The gun comes with one 8-shot cast alloy pellet magazine and one plastic BB magazine. All cast alloy pellet magazines built by Umarex for various air pistols sharing the same basic firing system can be used with the M&P. Also note the bright orange dot sights. The rear is windage adjustable with a center set screw (hex head wrench not included).

So how do you get such a significant price difference? The answer, in part, is “plastics.” The M&P 45 uses a molded synthetic frame as would be expected, but also uses an injection molded slide instead of metal (cast alloy). Still, that’s quite a price spread with an average difference at discount pricing of $144. The net result is that handling the H&K P30 feels like a solid copy of the centerfire model, the M&P 45 not as much.

Open wide! The M&P has a clever CO2 loading system that combines lowering the base of what would be the magazine and raising the hinged backstrap panel. Pretty clever design!

The M&P 45 loads CO2 into the grip frame (and rather ingeniously) and uses individual cast alloy pellet and molded plastic BB rotary magazines, while the more expensive P30 uses a drop free CO2 BB magazine combined with the same rotary pellet-firing system as the M&P, and all pellet-firing predecessors of this internal design dating back to 1996. In simple jargon, the Umarex S&W M&P 45 is a mixed bag.

Also clever enough is the seating screw key recessed inside the base of the grips. The CO2 system preserves the lines of the gun when it is loaded.

What’s in the bag?

On face value, the M&P 45 is a basic CO2 powered pellet pistol with molded-in features, a decent finish, and by virtue of the centerfire model being a striker fired gun, must be equipped with an added manual safety on the right side of the frame. While this is common on CO2 models based on centerfire guns that do not have a manual safety, the M&P 45 does this in a much more interesting way, using what would be the right side slide release lever as the safety selector. Pushed slightly down (out of line with the slide), the gun is on SAFE. Pushing it forward and up puts the gun into FIRE and also reveals a small red dot below the lever. It is probably one of the smartest manual safeties I have seen on an air pistol that is copied from a handgun that does not have a manual safety.  

The other clever feature is the mandatory manual safety. Since the centerfire gun does not have one, Umarex disguised it as the right side slide release (the actual guns are ambidextrous), and it is shown here in the SAFE condition, which is pressed down and out of line with the slide.
Pushing the slide release forward and up sets the gun to FIRE and reveals a small red dot as a warning the gun is ready to fire. This is about as unobtrusive of a manual safety as you could ask for, especially compared to other CO2 pistols that are saddled with a manual safety not found on their centerfire counterparts. While there are very few moving parts on the Umarex S&W M&P 45, those that do move are well utilized!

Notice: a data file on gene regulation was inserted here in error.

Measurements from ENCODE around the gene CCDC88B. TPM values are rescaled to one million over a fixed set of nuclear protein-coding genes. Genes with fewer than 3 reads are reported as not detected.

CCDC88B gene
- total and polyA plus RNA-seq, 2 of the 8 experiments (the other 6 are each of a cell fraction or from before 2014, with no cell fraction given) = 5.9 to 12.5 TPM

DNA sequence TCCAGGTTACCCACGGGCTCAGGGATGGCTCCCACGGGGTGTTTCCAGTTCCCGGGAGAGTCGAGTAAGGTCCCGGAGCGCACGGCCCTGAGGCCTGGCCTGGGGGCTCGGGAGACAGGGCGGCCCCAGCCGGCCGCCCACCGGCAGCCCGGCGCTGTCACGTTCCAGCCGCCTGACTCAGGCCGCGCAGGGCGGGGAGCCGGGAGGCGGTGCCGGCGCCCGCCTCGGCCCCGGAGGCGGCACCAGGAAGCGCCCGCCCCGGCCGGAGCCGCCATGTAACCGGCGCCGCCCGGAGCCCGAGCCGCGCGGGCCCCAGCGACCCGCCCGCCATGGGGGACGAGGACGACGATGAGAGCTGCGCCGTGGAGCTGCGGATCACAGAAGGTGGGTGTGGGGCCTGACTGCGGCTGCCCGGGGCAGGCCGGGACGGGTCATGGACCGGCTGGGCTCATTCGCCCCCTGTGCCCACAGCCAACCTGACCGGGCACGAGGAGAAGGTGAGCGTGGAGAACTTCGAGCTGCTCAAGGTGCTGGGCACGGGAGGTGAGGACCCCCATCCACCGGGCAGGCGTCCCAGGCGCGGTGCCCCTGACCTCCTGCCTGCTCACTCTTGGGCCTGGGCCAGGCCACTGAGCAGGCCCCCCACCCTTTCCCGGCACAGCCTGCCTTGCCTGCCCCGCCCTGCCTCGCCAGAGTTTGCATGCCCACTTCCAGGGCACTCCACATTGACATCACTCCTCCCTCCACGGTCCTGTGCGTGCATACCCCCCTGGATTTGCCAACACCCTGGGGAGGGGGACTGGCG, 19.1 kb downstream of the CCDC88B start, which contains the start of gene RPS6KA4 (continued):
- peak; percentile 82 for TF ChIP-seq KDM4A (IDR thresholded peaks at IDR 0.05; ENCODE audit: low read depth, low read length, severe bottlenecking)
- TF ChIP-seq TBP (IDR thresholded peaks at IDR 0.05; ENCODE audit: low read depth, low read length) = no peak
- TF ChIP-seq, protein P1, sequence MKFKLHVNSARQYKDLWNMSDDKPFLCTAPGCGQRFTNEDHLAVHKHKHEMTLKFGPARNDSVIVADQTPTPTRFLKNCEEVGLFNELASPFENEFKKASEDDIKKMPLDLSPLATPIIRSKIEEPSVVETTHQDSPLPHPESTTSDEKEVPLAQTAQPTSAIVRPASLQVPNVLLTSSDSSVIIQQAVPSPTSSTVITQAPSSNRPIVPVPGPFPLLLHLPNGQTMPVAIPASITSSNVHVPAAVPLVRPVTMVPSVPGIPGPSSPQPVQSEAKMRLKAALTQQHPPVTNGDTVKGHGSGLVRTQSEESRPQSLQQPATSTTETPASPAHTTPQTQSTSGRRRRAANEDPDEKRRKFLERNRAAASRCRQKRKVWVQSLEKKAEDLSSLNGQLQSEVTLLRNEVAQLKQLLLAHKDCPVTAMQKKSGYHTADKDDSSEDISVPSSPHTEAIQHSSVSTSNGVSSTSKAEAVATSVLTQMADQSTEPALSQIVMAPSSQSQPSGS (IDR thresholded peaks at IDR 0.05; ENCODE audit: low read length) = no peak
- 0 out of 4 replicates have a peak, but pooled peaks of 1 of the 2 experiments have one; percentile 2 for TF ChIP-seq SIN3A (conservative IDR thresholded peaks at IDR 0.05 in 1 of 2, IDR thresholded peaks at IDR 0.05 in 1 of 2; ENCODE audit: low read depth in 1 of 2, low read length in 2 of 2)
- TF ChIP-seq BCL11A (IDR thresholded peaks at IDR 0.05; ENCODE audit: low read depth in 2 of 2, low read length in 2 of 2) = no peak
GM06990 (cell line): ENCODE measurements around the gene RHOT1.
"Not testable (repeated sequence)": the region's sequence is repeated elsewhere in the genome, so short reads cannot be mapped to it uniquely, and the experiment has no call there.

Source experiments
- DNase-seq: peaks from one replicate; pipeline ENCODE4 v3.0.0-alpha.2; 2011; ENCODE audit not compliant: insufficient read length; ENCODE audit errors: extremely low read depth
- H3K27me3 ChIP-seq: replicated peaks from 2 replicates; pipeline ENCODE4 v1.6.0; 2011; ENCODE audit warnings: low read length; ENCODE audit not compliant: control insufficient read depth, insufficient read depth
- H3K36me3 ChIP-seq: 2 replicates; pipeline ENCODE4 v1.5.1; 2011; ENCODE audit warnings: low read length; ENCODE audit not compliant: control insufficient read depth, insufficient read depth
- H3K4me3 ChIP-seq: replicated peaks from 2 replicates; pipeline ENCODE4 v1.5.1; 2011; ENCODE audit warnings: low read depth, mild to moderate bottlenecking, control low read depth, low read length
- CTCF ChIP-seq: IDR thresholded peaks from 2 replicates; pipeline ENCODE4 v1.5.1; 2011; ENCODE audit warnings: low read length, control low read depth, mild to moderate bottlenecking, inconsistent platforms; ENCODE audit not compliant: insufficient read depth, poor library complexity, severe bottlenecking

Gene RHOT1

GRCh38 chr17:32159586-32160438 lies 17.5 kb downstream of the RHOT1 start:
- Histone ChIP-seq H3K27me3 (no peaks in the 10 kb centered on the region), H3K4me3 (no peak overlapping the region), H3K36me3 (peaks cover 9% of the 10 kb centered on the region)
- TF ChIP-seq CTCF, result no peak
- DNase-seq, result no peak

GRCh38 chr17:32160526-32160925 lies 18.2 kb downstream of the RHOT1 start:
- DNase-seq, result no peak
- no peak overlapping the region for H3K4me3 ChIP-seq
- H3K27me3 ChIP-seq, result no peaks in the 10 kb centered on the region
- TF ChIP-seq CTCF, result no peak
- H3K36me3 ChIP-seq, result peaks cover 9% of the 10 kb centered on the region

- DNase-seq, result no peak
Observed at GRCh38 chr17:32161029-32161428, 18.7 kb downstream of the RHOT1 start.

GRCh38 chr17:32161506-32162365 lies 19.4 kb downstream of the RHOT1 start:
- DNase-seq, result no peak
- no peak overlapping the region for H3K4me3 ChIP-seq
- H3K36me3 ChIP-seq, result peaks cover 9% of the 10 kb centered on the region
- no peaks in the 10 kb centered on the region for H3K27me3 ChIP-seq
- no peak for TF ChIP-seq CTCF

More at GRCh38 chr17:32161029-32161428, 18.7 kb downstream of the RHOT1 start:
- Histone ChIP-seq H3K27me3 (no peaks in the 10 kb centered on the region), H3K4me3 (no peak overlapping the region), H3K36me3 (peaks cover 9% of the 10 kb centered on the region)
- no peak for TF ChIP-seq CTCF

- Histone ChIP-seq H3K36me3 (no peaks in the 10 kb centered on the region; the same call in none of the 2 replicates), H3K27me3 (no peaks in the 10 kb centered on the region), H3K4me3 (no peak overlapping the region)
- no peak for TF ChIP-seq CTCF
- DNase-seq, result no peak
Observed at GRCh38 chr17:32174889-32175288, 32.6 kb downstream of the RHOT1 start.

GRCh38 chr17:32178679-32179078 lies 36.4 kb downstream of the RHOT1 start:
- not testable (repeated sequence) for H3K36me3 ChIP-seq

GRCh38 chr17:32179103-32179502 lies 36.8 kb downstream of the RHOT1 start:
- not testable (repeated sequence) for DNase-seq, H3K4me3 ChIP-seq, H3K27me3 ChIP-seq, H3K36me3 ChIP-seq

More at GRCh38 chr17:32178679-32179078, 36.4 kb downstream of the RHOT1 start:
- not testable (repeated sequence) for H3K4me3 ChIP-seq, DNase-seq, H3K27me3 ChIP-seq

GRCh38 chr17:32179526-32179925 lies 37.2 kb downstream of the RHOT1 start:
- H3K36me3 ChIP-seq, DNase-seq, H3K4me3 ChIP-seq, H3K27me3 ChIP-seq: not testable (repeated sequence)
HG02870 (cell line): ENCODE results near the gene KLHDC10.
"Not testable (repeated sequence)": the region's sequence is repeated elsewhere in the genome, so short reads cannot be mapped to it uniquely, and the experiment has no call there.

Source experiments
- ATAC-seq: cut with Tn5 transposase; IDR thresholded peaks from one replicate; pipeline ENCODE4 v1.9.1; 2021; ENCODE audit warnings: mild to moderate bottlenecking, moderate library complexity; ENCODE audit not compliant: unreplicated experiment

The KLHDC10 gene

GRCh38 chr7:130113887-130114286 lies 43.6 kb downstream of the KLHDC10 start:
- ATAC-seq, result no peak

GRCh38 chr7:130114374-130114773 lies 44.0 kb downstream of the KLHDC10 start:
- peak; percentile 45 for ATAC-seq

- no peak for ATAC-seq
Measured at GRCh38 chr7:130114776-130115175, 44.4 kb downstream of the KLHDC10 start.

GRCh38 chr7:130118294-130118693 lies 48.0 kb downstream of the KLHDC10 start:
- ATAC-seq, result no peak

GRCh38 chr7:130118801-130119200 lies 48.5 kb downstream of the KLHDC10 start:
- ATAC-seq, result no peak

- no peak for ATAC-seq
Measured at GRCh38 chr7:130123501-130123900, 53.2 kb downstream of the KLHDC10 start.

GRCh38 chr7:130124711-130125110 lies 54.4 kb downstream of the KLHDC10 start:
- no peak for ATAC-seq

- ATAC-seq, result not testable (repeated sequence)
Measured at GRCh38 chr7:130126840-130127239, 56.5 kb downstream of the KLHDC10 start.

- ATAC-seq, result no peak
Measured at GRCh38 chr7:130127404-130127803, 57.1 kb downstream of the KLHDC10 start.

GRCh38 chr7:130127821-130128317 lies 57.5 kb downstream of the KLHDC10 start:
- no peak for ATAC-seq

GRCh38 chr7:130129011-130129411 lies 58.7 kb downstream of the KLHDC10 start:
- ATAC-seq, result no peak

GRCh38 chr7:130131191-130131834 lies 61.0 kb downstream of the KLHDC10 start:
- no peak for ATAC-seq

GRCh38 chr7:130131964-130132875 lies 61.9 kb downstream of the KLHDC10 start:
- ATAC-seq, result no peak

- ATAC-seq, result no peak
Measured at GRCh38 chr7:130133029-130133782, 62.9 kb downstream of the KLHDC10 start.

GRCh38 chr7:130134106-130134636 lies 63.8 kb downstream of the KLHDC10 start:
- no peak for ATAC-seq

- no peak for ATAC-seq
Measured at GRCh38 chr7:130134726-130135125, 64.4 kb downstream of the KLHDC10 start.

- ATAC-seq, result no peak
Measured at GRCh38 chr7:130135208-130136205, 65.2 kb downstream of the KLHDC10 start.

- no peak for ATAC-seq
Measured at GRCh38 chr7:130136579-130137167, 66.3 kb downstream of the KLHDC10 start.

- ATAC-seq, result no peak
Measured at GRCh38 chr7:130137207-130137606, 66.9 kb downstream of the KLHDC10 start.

In terms of feel, the airgun is light in the hand weighing 22 ounces (empty) compared to the .45 ACP model at 29.1 ounces (empty). It goes without saying, a .45 ACP has substantial recoil, and this CO2 model has virtually none. For handling, the Umarex with most of its parts molded in (disassembly lever, magazine release, and front sight, (which is dovetailed on the centerfire gun), gets you only the most rudimentary of features as an understudy for the .45 ACP model. But it does provide a hand’s on feel, accurate sighting, and either a heavy double action trigger, or if you rack the rear of the slide to cock the action, you have a lighter single action trigger pull.

Best of all, the dimensions of the centerfire gun have been well maintained and the CO2 model will fit in holsters that fit the centerfire guns. (Pyramyd Air sells this Swiss Arms Level 1 locking paddle rig that fits M&P 45)

The M&P 45 actually has a lot of features for the price, and it fits holsters made for the large frame S&W models. In 2011, that was a pretty impressive lineup of features.

So, for a little bit of money compared to “technically” comparable guns like the Umarex HK P30, the S&W M&P 45 pellet and BB firing model actually delivers a lot. Next we need to find out what it delivers on performance.

In Part 2 we will spec out the entire gun, measure trigger pulls, loading, and initial velocity testing.

4 thoughts on “Retrospect Series Part 7 – M&P 45

  1. For certain reasons I am interested in this one but I would like to know two or three things; where it is made and if the barrel is recessed in .45 caliber.
    The other thing is about trigger pull compared to the P99, but I believe you will have the answer on Thursday.
    Thanks in advance


    • Bill, yep, trigger test on Thursday. To answer one question, the .177 caliber barrel is recessed 1/2 inch inside a .45 ACP muzzle opening. Nicer than the P30, which has no recess for the .177 caliber barrel.

      Dennis


  2. Was not a big polymer pistol fan even in airguns , but I now have a third Gen Glock and this pistol among others. I happened to be wandering through Walmart, that has the lowest price on Crosman co2 ,40 for around $16 currently. Around 3 years ago they had a sale on airguns, I walked out with a Colt Commander and the this pistol for under $100. While a blister pack finger guillotine baby, once I surgically removed the pistol, it was a pleasant surprise. I had a plastic case lying around so I reposed the pistol in there to avoid further visual trauma, and took it out to shoot. Pretty accurate , and while I didn’t chrony it , it felt like over 350 fps. Will be interesting to see what your test shows